Fort Myers city manager quiet on decision to investigate corruption


FORT MYERS

Fort Myers City Manager Marty Lawing could make a decision as early as Friday about whether to have an independent investigation into allegations of corruption made against a since-departed police official.

WINK News asked Lawing but he has not responded with his decision.

Regardless, an investigation is likely as at least four city councilmembers favor an investigation to see if former Major William Newhouse ordered a lieutenant to keep hidden the cost of renovating the former News-Press building.

City Council could choose to do it with a vote. Their next scheduled city council meeting is Nov. 15.

The cost of renovating the building, at the corner of Fowler Street and Dr. Martin Luther King Jr. Boulevard, has jumped from about $36 million to between $60 to $80 million.

Former Fort Myers police Inspector General Donald Oswald resigned a week ago after the investigation into Newhouse was unfounded. Oswald said then that the internal affairs investigation was handled by a subordinate, which made it a sham.

Newhouse, meanwhile, retired on Thursday.

Oswald told WINK News a new investigation could yield different results.

Oswald said he has additional information he can provide to an independent investigator, but he didn’t disclose what it was.

“The lieutenant who conducted this investigation asked very open-ended questions and allowed people to just speak and talk,” Oswald said. “That’s not the way you conduct an interrogation or an investigation to seek the truth.”

In his resignation letter and in interviews with WINK News, Oswald went after Fort Myers police Chief Derrick Diggs.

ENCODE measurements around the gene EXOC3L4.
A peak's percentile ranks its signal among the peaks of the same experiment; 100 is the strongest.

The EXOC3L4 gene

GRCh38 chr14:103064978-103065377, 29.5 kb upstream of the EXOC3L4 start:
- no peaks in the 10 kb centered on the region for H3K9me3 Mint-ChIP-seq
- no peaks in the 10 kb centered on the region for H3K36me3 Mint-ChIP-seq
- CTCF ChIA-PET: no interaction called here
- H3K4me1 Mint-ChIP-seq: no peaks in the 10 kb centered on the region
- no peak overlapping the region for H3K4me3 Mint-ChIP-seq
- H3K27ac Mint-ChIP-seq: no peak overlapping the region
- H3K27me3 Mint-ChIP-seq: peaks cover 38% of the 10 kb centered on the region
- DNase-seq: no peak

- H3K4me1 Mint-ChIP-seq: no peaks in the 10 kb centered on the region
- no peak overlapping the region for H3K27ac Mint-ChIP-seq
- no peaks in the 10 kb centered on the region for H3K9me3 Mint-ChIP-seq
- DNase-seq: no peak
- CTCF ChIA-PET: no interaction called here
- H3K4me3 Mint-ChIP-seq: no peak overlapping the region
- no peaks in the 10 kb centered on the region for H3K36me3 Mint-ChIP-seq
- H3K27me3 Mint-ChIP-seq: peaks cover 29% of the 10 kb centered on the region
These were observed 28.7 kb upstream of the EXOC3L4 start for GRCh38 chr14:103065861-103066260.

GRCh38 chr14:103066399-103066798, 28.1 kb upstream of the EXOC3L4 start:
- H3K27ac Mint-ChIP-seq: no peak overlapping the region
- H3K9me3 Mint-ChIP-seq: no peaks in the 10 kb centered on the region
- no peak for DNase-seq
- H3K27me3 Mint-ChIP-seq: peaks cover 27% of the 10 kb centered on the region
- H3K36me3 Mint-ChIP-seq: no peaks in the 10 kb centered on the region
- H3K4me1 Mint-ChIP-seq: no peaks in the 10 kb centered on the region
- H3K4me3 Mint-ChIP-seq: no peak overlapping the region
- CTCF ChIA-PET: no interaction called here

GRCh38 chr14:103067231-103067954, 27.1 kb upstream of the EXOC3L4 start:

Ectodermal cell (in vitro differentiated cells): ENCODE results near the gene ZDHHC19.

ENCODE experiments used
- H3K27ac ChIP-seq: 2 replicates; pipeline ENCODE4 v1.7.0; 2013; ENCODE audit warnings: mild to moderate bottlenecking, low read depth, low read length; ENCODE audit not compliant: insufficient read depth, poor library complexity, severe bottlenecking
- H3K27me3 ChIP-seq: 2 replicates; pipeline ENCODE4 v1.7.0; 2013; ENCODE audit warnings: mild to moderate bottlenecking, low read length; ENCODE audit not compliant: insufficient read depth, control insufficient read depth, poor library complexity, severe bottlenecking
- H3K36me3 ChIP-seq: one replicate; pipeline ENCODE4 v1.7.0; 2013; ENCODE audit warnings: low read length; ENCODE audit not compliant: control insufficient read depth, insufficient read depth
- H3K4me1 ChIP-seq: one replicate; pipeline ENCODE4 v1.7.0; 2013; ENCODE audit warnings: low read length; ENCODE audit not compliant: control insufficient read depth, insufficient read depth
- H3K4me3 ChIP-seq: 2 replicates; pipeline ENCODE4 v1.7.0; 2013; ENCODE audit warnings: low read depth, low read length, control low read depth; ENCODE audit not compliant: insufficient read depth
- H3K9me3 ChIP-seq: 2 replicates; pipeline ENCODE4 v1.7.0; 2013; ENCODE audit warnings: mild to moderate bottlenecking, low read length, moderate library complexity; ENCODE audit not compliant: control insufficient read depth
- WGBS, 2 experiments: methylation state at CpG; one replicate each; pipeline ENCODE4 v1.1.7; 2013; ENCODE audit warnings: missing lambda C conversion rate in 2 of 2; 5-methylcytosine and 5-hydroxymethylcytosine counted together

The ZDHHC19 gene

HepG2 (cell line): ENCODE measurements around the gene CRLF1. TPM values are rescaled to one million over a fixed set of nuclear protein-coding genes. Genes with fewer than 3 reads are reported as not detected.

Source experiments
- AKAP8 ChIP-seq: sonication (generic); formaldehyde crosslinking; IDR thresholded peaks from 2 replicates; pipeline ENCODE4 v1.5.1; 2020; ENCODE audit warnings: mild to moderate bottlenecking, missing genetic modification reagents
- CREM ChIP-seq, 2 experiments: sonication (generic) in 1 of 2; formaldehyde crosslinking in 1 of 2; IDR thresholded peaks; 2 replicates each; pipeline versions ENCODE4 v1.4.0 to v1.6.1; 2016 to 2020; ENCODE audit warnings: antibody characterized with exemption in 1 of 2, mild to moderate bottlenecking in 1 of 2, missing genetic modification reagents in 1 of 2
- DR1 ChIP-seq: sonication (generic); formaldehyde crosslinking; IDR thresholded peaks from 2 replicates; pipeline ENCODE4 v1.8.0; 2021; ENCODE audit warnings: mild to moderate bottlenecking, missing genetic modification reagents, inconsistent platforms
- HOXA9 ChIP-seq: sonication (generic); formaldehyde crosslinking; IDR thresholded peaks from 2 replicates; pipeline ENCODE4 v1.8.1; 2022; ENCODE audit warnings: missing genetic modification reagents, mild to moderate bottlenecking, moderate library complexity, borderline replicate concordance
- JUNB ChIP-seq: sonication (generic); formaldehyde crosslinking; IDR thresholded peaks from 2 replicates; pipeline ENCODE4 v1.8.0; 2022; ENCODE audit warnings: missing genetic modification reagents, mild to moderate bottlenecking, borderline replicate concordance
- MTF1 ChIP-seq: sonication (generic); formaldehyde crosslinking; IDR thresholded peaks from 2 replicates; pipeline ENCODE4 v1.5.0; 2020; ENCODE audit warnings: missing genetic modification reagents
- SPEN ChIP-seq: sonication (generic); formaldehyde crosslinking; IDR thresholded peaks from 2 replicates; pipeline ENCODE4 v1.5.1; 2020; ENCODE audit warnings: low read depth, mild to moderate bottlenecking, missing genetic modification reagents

Oswald accused Diggs of wanting to bury the complaint about Newhouse.

Oswald told WINK News his inspector general job was not as advertised.

“From the start, I was told the position of Inspector General would be one thing, and it was never what it was sold to me to be. What was my job description,” Oswald said.

Oswald said he was told he would be in charge of internal affairs and he was supposed to be a public information officer, but that never happened.

“Quite frankly, for the first four months, I sat around twiddling my thumbs trying to figure out what I wish to do,” Oswald said.

Oswald was hired in late 2019.

It was a recommendation from the Freeh report, an audit of the police department released in 2017 that found a lack of resources, favoritism and alleged corruption at the department.

Oswald said it crossed his mind once or twice that the position of inspector general was not really wanted at the department.

“That thought absolutely crossed my mind that the chief was obligated to do so because of the Freeh report,” Oswald said.

FGCU Forensic studies professor David Thomas said he fell out of his chair when he heard Newhouse retired.

He said he also feels bad for the officers in the department because they are likely feeling the effects of the accusations and resignations.

“If I was there, and I was working, and I was I was running calls to service, I would be concerned about the organization and the fabric of the organization, the reputation of the organization, I would be concerned and wondering, ultimately, when it came down to it, who would have my back,” said Thomas, who is a former police officer.

Fort Myers Mayor Kevin Anderson said he wants an independent investigation for the city’s sake, and for Oswald and Diggs.

“I’ve seen some comments from the public on, you know, he needs to be fired,” Anderson said referring to Diggs. “But no, he needs a fair and impartial investigation before anything like that could even be considered.”

 

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